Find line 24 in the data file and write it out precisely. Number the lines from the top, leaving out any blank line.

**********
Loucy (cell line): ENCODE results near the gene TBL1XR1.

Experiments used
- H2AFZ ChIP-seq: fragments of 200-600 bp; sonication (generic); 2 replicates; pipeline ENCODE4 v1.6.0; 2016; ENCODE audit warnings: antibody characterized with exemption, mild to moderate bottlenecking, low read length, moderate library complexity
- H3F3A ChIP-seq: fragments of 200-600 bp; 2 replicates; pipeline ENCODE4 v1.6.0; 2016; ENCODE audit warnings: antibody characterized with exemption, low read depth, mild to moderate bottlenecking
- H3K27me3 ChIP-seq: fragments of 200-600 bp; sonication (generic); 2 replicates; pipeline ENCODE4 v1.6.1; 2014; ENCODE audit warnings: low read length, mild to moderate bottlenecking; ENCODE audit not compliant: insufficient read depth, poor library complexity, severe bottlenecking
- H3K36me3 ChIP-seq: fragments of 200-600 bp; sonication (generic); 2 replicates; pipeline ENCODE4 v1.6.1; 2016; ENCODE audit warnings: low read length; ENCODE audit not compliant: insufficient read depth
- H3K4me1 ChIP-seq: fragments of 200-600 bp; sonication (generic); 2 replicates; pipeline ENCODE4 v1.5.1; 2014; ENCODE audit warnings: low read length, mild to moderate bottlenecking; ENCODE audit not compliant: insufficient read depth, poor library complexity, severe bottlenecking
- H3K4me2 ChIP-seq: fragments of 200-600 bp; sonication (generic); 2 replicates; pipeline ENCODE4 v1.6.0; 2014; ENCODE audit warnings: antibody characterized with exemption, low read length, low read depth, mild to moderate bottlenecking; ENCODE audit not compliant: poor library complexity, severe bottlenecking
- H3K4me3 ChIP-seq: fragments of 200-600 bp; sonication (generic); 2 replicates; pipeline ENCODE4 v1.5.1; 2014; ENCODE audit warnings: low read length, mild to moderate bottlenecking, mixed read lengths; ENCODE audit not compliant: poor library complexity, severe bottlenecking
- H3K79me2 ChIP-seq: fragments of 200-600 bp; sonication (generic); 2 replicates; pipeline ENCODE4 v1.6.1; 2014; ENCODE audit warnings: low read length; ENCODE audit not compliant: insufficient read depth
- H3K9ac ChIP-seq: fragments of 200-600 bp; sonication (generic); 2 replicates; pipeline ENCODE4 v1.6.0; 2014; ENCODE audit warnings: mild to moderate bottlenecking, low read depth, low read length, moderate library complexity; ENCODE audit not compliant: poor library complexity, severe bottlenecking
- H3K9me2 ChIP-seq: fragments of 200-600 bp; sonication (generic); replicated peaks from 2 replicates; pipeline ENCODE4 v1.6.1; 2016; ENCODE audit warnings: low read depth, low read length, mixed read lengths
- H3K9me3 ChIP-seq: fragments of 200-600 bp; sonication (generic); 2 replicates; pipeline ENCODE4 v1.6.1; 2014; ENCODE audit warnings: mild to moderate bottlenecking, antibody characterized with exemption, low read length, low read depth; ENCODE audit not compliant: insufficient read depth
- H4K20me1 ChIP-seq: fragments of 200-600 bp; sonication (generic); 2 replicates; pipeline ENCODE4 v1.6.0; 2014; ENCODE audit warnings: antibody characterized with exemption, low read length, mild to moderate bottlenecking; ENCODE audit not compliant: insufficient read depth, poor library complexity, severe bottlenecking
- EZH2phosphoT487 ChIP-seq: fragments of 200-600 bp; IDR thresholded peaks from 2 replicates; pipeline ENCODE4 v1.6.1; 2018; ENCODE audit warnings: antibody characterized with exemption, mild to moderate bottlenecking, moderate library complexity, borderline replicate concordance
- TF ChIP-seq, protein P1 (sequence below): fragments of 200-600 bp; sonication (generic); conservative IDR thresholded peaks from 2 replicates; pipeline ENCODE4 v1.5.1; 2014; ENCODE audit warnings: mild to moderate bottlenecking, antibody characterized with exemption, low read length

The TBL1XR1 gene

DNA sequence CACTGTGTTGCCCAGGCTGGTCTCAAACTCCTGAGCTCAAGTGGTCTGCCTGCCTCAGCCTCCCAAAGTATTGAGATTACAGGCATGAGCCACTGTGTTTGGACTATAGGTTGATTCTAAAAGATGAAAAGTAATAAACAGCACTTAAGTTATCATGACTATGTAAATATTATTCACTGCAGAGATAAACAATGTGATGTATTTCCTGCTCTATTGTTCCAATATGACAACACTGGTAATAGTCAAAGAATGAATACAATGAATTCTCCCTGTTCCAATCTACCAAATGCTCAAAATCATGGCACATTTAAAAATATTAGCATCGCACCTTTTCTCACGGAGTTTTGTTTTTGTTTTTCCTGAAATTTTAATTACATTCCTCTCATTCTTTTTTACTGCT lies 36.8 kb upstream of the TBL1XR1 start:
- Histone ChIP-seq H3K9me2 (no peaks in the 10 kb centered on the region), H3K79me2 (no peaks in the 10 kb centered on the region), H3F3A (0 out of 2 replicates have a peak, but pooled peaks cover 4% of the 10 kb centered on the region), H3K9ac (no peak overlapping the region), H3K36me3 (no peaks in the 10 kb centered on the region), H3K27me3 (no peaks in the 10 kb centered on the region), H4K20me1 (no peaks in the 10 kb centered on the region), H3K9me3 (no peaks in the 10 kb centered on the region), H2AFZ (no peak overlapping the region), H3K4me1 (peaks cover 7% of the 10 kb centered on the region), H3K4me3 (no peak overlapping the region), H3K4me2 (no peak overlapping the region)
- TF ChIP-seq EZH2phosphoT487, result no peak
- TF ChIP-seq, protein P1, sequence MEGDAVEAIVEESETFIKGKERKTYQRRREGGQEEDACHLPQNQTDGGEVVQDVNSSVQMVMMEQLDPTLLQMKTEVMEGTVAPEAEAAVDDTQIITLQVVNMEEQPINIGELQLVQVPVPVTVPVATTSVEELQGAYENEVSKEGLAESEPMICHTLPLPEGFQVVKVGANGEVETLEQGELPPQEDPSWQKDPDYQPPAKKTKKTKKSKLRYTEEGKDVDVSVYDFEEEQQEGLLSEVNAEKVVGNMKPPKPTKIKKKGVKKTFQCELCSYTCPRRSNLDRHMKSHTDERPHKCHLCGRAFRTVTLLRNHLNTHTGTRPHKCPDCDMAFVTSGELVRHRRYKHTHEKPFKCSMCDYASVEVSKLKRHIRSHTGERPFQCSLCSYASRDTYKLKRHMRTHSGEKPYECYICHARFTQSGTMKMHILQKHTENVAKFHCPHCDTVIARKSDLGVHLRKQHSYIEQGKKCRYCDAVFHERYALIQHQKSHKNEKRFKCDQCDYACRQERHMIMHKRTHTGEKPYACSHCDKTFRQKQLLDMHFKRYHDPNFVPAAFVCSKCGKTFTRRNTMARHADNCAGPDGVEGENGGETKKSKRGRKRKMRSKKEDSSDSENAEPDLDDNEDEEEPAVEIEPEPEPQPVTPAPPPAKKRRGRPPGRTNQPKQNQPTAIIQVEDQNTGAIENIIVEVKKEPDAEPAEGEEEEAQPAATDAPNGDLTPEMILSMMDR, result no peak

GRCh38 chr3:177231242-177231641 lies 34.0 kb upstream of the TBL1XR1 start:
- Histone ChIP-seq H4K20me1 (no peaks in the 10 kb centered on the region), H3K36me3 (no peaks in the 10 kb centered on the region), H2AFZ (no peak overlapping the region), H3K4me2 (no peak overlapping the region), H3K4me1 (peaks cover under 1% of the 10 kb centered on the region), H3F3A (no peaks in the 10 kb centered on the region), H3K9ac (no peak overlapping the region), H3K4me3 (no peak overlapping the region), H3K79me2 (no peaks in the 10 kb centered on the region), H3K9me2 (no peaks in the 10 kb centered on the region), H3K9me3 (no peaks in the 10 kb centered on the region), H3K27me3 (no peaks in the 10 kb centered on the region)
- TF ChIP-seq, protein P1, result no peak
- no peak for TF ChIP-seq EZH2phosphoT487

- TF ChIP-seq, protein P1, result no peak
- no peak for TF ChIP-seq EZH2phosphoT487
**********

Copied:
- TF ChIP-seq, protein P1, result no peak